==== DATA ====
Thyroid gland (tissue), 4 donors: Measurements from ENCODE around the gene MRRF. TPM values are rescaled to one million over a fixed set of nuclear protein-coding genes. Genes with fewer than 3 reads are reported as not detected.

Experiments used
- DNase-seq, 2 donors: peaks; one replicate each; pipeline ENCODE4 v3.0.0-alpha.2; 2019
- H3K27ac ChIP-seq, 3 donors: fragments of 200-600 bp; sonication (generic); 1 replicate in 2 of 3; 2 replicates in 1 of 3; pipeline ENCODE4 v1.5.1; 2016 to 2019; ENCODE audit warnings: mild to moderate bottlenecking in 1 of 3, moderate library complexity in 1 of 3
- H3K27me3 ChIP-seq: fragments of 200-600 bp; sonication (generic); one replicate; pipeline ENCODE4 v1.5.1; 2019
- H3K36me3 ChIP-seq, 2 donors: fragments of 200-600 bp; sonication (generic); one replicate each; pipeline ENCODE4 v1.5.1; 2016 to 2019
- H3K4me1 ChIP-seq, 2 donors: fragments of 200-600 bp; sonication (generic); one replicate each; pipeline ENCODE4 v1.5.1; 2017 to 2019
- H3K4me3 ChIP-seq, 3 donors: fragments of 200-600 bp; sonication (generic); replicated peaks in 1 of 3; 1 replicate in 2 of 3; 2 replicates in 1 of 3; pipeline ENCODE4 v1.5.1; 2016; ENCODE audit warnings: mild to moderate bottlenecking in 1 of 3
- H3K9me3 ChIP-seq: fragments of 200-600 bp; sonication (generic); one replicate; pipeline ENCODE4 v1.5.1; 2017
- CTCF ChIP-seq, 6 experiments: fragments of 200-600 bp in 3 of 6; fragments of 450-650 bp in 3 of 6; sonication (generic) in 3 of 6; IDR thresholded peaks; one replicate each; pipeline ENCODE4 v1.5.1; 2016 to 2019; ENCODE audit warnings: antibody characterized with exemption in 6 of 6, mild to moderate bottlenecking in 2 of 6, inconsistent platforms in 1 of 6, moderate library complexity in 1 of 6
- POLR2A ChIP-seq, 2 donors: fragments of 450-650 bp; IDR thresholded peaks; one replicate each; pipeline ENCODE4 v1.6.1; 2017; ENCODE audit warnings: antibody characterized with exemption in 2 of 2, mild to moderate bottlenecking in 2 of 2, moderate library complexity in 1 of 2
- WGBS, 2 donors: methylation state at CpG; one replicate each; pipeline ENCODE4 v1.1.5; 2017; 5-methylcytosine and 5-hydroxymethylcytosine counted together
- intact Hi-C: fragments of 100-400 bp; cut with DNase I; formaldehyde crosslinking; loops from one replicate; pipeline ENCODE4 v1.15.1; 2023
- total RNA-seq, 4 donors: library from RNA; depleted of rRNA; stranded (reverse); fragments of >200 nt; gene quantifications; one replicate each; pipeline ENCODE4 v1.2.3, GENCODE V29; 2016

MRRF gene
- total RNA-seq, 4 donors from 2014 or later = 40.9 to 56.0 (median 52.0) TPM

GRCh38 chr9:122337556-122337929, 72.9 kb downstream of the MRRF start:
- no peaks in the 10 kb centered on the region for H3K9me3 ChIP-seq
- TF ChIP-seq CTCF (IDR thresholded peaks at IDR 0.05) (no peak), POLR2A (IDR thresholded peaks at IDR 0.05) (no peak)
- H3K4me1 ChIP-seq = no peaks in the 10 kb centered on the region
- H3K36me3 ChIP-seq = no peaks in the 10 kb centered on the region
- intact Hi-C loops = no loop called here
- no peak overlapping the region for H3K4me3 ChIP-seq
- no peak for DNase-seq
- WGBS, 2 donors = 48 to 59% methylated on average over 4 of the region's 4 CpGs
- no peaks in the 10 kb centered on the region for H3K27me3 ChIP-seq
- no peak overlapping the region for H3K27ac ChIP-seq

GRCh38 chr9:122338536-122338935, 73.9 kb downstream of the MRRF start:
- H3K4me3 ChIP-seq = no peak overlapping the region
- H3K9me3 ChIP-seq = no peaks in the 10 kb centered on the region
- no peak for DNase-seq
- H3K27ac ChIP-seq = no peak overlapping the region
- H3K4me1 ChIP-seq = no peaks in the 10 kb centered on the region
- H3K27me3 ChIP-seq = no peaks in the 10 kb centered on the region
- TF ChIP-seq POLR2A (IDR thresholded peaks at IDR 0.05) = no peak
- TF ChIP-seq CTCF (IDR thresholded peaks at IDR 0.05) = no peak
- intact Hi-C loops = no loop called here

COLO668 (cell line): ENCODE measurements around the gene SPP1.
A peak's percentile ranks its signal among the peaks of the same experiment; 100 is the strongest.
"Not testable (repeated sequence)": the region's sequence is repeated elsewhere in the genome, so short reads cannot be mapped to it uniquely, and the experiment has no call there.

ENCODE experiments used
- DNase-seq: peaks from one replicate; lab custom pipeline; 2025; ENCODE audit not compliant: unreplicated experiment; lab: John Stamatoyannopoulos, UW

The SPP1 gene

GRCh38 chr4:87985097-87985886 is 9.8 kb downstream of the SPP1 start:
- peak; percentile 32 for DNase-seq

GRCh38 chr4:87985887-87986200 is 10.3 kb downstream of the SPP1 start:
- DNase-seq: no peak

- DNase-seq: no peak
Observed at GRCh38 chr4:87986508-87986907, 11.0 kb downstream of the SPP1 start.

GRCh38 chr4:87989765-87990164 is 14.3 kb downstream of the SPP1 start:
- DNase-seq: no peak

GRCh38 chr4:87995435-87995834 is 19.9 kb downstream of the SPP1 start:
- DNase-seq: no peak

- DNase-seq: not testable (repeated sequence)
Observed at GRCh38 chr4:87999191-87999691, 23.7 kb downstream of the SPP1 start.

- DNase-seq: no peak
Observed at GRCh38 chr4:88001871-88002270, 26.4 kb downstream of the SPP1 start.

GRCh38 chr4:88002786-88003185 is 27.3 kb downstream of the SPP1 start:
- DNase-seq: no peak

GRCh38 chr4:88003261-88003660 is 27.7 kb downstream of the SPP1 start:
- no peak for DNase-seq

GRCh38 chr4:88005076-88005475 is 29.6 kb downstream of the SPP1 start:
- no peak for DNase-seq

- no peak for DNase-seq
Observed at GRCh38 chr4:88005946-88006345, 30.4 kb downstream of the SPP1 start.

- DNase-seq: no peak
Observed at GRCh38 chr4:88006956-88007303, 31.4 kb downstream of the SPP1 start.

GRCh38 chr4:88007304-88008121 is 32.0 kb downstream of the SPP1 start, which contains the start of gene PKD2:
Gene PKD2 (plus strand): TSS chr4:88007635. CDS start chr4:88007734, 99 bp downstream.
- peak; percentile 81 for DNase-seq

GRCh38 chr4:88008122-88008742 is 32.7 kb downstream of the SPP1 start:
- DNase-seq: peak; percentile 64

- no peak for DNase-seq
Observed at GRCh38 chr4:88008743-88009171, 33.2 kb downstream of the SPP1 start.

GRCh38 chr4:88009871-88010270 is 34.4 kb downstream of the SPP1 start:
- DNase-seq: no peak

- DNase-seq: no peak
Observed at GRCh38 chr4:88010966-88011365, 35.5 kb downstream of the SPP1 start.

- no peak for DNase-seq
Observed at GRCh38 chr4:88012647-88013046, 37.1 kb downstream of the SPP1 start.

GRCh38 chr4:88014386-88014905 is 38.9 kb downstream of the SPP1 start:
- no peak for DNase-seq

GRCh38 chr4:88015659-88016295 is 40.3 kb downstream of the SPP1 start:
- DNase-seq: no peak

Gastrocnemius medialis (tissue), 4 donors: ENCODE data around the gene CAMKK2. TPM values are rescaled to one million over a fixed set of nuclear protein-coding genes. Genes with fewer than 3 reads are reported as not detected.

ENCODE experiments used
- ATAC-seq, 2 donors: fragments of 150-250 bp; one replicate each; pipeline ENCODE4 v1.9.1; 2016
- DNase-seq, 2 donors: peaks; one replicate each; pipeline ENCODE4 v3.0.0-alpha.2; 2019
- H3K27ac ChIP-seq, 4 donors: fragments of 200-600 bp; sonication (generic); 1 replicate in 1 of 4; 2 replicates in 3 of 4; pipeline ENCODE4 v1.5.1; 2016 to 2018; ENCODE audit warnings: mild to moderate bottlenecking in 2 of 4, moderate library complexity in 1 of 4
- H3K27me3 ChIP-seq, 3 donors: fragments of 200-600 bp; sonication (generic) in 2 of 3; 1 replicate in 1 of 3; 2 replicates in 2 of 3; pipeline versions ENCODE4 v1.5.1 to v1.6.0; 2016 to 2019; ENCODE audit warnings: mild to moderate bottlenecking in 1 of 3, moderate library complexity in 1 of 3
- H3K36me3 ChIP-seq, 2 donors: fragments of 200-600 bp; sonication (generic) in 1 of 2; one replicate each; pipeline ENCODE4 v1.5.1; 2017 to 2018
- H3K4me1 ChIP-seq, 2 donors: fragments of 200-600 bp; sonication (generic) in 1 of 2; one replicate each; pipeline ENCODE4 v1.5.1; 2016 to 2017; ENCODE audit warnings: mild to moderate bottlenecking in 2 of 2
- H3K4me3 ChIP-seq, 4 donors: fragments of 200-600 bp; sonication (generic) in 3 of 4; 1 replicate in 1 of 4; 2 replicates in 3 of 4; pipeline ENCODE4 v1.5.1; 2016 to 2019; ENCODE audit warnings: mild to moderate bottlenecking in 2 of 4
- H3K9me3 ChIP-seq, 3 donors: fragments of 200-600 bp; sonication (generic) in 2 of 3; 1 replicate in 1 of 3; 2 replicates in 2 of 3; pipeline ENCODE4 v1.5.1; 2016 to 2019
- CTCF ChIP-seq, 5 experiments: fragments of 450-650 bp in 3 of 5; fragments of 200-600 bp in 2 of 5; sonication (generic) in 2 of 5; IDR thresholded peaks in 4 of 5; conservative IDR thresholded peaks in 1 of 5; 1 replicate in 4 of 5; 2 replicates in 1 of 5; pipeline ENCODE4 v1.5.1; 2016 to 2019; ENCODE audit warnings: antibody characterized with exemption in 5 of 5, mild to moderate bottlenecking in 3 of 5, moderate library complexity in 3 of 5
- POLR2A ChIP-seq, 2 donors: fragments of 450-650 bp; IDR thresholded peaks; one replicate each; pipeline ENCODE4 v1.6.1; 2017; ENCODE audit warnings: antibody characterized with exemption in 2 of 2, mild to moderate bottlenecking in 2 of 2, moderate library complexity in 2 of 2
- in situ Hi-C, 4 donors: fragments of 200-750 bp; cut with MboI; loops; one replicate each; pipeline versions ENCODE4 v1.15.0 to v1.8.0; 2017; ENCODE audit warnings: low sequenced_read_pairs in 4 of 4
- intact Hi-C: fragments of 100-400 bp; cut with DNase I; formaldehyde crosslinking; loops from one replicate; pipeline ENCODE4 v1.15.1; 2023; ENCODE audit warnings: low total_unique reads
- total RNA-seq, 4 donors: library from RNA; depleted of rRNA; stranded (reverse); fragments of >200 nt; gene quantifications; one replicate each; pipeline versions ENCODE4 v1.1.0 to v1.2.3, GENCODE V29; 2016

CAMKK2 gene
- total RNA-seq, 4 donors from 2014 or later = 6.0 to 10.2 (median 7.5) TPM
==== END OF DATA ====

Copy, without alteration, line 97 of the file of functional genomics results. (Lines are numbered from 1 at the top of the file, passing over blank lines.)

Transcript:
- in situ Hi-C, 4 donors: fragments of 200-750 bp; cut with MboI; loops; one replicate each; pipeline versions ENCODE4 v1.15.0 to v1.8.0; 2017; ENCODE audit warnings: low sequenced_read_pairs in 4 of 4